[dropcap]S[/dropcap]electing the right social media platform is just as important the content you post on it
“We’ve gotta be on social media!” Raise your hand if someone has uttered this phrase during a staff meeting. No longer dismissed as a flash in the pan or millennial trend, cultivating a social media presence is something that all companies – from mom-and-pop bakeries to Fortune 500 enterprises – need to do.
It’s a strategy that makes sense. According to the Pew Research Center, 86 percent of Americans use the Internet. Given that statistic, social media can be an ideal way to reach millions of people and tell them how great your business is. Where companies get tripped up is when they view “ideal” as a synonym for “quick and easy.” Today, some firms invest countless hours and dollars to develop original content to share on social media. However, the coolest photo with the catchiest hashtag is only effective if the intended audience receives it, so choosing the correct social media platform is important. Knowing the demographics of various social media options can help you make better decisions on where to post certain content.
The senior of the bunch. Still the largest and most synonymous with the phrase “social media,” Facebook boasted 1.4 billion daily active users at the end of 2017. Among Internet users in America, 75 percent of men and 83 percent of women say they engage on Facebook. Additionally, 81 percent of those online and living in rural areas report using Facebook. When looking at Internet users by age, 88 percent between the ages of 18 and 29 are on Facebook, and 62 percent of Internet users ages 65 and older are a part of the network. While it is important for companies to have a presence on Facebook, it is often viewed as the most personal of the social networks with many people choosing to share family photos, videos and other updates, in addition to news of interest to them.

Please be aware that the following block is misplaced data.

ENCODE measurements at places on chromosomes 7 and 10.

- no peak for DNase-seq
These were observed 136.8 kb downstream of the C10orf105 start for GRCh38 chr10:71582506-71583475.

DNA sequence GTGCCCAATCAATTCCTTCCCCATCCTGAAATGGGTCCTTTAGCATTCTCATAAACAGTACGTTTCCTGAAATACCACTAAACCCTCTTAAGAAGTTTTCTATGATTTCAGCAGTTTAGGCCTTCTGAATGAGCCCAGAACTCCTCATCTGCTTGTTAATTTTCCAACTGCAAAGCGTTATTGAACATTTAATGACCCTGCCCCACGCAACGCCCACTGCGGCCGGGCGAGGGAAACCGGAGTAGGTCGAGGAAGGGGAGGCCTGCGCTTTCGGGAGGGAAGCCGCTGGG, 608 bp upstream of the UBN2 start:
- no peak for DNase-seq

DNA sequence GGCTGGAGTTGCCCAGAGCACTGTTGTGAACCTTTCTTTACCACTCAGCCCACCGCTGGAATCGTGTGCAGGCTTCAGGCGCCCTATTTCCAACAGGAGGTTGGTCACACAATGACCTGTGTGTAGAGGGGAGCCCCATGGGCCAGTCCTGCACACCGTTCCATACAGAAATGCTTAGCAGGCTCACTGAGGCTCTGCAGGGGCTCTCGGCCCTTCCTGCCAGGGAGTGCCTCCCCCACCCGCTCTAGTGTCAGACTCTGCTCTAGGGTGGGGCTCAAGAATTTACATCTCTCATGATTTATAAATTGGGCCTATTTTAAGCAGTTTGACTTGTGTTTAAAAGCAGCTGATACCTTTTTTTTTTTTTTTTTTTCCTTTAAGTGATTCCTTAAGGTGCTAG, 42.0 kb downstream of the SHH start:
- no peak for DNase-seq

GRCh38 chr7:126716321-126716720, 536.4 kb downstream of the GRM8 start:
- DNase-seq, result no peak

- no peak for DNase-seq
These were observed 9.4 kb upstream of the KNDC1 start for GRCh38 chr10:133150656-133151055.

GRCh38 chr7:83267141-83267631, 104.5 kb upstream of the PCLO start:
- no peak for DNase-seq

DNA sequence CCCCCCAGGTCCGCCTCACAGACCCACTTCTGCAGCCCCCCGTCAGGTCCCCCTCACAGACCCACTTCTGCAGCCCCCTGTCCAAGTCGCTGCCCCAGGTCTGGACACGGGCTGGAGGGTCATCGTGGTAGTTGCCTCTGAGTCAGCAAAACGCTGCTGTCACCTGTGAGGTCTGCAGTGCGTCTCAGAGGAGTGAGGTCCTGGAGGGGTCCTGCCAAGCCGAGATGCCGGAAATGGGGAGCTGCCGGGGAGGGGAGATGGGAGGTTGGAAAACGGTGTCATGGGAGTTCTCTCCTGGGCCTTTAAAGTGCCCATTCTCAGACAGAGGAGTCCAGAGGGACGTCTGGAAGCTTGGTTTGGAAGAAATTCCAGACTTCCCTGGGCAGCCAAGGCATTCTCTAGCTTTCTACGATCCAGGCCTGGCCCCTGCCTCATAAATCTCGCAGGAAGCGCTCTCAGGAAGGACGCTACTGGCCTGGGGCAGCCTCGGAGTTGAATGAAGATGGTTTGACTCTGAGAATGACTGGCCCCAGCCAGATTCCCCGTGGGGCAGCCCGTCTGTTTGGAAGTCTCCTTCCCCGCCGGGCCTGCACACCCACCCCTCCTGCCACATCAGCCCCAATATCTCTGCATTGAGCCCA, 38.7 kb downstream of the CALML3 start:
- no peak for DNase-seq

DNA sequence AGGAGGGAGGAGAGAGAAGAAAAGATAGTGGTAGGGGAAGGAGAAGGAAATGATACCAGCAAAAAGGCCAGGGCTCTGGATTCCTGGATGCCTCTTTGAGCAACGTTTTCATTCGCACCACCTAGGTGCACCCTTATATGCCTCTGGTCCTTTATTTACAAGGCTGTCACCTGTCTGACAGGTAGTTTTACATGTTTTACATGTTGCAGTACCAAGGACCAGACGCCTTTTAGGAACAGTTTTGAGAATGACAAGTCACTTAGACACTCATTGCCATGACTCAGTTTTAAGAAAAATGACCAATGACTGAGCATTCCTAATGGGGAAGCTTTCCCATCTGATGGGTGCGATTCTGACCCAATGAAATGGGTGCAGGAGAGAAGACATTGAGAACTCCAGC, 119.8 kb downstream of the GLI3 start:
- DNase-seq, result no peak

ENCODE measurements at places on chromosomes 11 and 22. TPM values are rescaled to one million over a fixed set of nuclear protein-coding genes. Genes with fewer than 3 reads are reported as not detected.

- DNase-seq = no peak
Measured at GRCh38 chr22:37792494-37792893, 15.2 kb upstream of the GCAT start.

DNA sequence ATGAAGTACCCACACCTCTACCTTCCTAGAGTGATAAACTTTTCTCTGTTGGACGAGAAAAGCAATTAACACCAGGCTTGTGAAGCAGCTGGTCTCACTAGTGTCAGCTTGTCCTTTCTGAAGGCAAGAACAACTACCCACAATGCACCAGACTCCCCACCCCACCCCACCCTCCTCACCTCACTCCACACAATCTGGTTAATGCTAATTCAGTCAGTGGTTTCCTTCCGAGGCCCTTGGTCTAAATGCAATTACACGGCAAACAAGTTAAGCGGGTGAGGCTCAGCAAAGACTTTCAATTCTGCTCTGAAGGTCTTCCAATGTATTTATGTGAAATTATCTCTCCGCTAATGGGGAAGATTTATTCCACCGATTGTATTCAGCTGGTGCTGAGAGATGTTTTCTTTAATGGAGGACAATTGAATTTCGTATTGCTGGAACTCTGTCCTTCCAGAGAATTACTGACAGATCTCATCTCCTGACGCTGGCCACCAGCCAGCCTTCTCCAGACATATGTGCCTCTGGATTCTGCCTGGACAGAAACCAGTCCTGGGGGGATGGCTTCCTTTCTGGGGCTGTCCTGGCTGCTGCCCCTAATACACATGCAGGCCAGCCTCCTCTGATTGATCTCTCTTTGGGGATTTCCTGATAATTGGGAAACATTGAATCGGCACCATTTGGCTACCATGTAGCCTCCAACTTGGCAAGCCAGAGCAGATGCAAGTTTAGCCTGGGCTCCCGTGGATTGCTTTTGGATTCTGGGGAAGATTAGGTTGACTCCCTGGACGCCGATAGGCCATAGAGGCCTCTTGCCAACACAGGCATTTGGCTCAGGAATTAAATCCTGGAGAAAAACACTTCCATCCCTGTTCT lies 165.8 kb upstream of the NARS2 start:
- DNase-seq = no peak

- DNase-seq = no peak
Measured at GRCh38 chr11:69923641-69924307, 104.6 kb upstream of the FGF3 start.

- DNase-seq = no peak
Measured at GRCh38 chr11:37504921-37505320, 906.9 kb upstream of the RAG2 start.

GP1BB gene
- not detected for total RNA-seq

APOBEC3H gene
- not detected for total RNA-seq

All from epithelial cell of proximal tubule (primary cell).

So much to say, so little space. Twitter has evolved from a 140-character joke factory upon its release into one of the most important networks. The company doubled the length of tweets to 280 characters in 2017, making it easier for users to get their messages across. Twitter does skew younger, with 36 percent of Internet users between the ages of 18 and 29 and 23 percent of users between 30 and 49 having a Twitter account. By location, there are fairly even percentages among demographic groups as 24 percent of rural, 26 percent of urban and 24 percent of suburban Internet users are checking their Twitter feeds. By income level, of adults who use the Internet, 18 percent making between $30,000 and $49,999 use Twitter, while 30 percent of online adults earning more than $75,000 use this social media platform.
Pictures, videos and filters – oh my! Despite giving users the ability to post only pictures and videos – although adding hyperlinks to other websites is possible in a user’s bio – Instagram is one of the fastest growing social media platforms today. In a six-month span in 2016, Instagram saw an increase of 100 million daily users. It has roughly 600 million active users in total, and its success is tied to its popularity with the younger demographic. Fifty-nine percent of Internet users between the ages of 18 and 29 have an Instagram account. Compare its usage by other online adults – ages 30-49 (33 percent), 50-64 (18 percent) and 65 + (8 percent) – and it’s clear that Instagram is most popular with younger adults.
The professional network. LinkedIn continues to cement its reputation as the network of choice for business professionals and reports more than 546 million registered users from more than 200 countries and territories. Users post significantly less “fluff” on LinkedIn, instead fiercely adhering to a set of unwritten rules that keep the site a functional and efficient social-media tool for professionals. One bonus of the platform is that content geared for this space is more likely to get noticed. Its user demographics reflect the stick-to-business image, with 45 percent of adult Internet users with incomes of $75,000-plus managing a LinkedIn profile, and half of online adults who have earned a college degree staying connected on this platform.